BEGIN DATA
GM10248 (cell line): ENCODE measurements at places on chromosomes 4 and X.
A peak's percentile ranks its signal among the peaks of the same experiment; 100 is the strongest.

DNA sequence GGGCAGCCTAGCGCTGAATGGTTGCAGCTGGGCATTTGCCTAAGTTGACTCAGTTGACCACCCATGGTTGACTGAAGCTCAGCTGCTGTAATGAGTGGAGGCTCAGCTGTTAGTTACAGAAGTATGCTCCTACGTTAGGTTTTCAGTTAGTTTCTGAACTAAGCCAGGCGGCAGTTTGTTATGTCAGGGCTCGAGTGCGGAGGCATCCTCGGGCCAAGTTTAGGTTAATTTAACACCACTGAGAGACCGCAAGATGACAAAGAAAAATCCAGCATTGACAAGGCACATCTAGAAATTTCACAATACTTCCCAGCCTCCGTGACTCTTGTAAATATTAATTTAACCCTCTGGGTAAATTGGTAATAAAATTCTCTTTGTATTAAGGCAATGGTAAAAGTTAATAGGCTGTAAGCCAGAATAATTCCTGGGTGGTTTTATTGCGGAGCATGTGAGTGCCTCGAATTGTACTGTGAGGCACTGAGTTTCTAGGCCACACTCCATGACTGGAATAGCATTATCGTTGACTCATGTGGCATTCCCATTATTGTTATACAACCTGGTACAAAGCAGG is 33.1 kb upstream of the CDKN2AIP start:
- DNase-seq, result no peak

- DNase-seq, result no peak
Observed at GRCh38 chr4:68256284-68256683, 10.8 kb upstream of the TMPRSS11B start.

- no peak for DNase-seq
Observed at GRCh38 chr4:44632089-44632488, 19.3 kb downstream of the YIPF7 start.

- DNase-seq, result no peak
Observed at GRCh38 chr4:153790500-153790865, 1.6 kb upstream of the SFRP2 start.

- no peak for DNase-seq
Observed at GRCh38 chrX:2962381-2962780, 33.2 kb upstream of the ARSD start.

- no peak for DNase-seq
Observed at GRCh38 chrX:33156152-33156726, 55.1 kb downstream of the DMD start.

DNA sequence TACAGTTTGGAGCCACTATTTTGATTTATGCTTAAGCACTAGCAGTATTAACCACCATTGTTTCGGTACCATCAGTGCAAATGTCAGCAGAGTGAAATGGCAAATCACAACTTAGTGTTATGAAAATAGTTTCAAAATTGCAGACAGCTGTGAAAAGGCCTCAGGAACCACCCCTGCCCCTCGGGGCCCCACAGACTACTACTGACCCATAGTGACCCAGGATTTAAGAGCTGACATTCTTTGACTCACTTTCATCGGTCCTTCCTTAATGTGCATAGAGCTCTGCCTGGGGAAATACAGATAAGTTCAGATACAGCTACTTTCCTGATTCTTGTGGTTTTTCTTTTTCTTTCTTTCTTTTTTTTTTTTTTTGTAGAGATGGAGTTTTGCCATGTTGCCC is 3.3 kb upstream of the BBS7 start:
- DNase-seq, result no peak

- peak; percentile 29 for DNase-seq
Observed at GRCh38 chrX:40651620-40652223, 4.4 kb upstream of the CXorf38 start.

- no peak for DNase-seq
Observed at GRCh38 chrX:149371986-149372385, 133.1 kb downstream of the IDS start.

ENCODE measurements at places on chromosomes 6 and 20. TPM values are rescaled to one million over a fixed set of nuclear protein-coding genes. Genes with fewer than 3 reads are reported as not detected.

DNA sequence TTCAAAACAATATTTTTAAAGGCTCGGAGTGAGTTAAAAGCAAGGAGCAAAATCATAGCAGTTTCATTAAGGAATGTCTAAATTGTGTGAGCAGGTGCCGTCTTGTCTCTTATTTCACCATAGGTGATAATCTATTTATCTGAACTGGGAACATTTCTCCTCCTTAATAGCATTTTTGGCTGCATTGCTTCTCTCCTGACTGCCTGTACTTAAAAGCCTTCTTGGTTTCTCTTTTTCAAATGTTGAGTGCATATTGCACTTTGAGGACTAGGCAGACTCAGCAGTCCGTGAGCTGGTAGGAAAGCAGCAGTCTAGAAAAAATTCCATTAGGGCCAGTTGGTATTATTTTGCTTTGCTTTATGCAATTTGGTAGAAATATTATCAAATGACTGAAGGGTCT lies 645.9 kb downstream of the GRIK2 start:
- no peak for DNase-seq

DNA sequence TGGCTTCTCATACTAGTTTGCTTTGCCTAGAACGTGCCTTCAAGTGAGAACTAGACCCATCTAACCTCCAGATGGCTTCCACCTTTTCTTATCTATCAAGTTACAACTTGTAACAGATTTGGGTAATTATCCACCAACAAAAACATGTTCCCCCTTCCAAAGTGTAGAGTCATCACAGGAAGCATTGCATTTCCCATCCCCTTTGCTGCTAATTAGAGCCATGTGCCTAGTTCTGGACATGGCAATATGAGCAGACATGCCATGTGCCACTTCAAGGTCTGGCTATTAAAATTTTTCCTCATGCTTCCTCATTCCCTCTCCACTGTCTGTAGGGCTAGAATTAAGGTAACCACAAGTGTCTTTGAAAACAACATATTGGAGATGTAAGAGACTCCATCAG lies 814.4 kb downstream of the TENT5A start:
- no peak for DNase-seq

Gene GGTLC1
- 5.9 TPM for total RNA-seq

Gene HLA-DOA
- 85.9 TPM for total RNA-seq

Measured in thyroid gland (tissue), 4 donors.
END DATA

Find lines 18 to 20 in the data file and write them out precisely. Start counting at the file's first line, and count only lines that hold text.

Observed at GRCh38 chrX:40651620-40652223, 4.4 kb upstream of the CXorf38 start.

- no peak for DNase-seq
Observed at GRCh38 chrX:149371986-149372385, 133.1 kb downstream of the IDS start.